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T-shirt trouble at Sky Sox, ACLU sues state on weed mags 

CannaBiz

Sky high out

Audrey Hatfield, the president of Coloradans 4 Cannabis Patient Rights, says a problem at last Tuesday’s Sky Sox game started when, two hours in, somebody in her group wearing a shirt from Weed Pimp Clothing went to get a drink.

Seeing one of the company’s slogans on the shirt’s back — “Can you smell my sack?” — a stadium-security rep asked the man to turn his shirt inside-out, which he did. Then, a supportive friend traded shirts and re-displayed the slogan, drawing more security and, eventually, a request for everybody to leave the ballpark.

“We weren’t doing anything wrong, we weren’t causing any trouble,” says an annoyed Hatfield. “Everybody [in the group] was wearing different shirts. I had just got off work doing my sales job for Cannabis Energy Drink, so I had my shirt on — nobody said a damn word ...”

Mike Hobson, the team’s director of public relations, say that’s because nobody at the ballpark is specifically offended by the topic of weed.

“We have no policy, or problem, quite frankly, with anybody that wants to wear marijuana-related paraphernalia,” says Hobson. “We don’t consider that to be offensive, or problematic, or anything like that; I see [clothing featuring pot leaves] every game.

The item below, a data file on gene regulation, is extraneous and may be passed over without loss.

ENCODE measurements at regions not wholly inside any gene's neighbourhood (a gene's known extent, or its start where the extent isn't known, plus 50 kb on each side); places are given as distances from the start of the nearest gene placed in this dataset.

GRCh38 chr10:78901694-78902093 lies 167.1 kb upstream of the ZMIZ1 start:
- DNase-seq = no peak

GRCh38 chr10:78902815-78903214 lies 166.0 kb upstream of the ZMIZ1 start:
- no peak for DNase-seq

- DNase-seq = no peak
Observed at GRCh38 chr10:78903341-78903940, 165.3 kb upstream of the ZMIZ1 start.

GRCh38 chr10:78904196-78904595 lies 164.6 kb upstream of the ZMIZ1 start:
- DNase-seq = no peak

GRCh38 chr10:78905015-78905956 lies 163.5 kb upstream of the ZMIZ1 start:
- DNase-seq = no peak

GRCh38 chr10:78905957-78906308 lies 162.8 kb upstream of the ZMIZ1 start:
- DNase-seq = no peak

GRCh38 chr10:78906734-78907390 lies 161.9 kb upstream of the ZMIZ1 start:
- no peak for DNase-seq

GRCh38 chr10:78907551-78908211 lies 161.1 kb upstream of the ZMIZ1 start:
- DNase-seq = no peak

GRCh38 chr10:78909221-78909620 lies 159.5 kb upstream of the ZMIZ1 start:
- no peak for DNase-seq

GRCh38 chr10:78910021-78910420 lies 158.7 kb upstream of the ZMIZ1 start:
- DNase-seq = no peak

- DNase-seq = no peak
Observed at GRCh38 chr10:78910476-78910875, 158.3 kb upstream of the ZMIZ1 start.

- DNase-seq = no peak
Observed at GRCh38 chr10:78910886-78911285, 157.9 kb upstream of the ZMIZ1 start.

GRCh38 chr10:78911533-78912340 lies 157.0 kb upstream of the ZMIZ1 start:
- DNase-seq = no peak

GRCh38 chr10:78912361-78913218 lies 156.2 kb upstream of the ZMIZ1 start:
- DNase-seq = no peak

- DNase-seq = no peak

“That’s not something we have an issue with, and we’re not gonna consider that offensive. It was that specific phrase that took it to another level, and it being very prominently displayed across the back of his shirt.”

Ultimately, Hatfield says she’s planning to write a letter to the team and possibly stage some kind of protest, “just [to] let them know that they messed with the wrong people.”

See you in court (again)

Coming on the heels of a similar action by High Times magazine, on Monday the ACLU of Colorado sued the state of Colorado on behalf of several bookstores and newsstands. The suit attempts to have a court declare unconstitutional a new law that states “magazines whose primary focus is marijuana or marijuana businesses” must be kept behind the counter if a business also serves those under age 21.

Keef crumbs

American Drug War 2: Cannabis Destiny will screen at 7:30 p.m., Thursday, June 6, at Carmike 10 (1550 Pulsar Drive, tugg.com/events/3879). The film takes a look at children it says have suffered due to the national prohibition on marijuana, and includes testimony from University of Colorado at Colorado Springs professor Robert Melamede. Tickets are $12.

• Last week, KRDO-TV reported that Pueblo City Council unanimously passed a temporary moratorium on recreational-marijuana stores within city limits until March 31, 2014.

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